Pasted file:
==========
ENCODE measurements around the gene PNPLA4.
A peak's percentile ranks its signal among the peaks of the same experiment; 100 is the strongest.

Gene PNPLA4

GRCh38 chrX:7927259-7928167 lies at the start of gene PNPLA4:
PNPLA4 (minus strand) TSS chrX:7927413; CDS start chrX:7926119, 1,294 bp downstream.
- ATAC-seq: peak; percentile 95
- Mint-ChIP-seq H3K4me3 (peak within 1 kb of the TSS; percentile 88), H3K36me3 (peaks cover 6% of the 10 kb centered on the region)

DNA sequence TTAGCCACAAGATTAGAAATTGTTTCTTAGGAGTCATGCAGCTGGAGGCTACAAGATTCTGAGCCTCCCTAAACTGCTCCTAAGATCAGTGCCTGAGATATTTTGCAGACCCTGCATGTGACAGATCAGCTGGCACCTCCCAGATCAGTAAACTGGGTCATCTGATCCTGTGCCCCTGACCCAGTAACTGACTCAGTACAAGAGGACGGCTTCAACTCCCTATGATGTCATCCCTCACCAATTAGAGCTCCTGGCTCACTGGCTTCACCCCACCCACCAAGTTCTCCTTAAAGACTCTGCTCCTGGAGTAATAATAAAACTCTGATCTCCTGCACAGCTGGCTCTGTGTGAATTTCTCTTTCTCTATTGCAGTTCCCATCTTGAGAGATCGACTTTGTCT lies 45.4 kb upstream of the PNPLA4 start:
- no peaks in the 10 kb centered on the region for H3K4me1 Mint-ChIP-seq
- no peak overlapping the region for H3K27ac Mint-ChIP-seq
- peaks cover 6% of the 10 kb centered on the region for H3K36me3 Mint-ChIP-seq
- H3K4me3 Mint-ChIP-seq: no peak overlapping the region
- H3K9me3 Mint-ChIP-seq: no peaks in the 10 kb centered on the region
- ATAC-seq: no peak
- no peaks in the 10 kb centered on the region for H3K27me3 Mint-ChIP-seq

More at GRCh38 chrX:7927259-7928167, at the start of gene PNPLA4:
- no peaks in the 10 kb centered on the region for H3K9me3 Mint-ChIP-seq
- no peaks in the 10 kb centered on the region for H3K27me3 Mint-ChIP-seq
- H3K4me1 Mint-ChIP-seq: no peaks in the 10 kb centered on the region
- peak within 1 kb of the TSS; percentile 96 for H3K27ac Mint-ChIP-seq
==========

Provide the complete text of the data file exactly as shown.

ENCODE measurements around the gene PNPLA4.
A peak's percentile ranks its signal among the peaks of the same experiment; 100 is the strongest.

Gene PNPLA4

GRCh38 chrX:7927259-7928167 lies at the start of gene PNPLA4:
PNPLA4 (minus strand) TSS chrX:7927413; CDS start chrX:7926119, 1,294 bp downstream.
- ATAC-seq: peak; percentile 95
- Mint-ChIP-seq H3K4me3 (peak within 1 kb of the TSS; percentile 88), H3K36me3 (peaks cover 6% of the 10 kb centered on the region)

DNA sequence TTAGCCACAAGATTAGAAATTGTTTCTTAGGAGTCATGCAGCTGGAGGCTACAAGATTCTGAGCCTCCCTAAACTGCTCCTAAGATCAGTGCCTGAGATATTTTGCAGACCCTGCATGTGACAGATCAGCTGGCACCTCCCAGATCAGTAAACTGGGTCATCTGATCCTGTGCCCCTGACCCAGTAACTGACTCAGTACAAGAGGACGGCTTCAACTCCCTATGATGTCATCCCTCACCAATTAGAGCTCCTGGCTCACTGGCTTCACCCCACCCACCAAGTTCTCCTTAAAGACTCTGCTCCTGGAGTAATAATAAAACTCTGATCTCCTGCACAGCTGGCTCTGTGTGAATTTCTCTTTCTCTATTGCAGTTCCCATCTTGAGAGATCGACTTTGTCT lies 45.4 kb upstream of the PNPLA4 start:
- no peaks in the 10 kb centered on the region for H3K4me1 Mint-ChIP-seq
- no peak overlapping the region for H3K27ac Mint-ChIP-seq
- peaks cover 6% of the 10 kb centered on the region for H3K36me3 Mint-ChIP-seq
- H3K4me3 Mint-ChIP-seq: no peak overlapping the region
- H3K9me3 Mint-ChIP-seq: no peaks in the 10 kb centered on the region
- ATAC-seq: no peak
- no peaks in the 10 kb centered on the region for H3K27me3 Mint-ChIP-seq

More at GRCh38 chrX:7927259-7928167, at the start of gene PNPLA4:
- no peaks in the 10 kb centered on the region for H3K9me3 Mint-ChIP-seq
- no peaks in the 10 kb centered on the region for H3K27me3 Mint-ChIP-seq
- H3K4me1 Mint-ChIP-seq: no peaks in the 10 kb centered on the region
- peak within 1 kb of the TSS; percentile 96 for H3K27ac Mint-ChIP-seq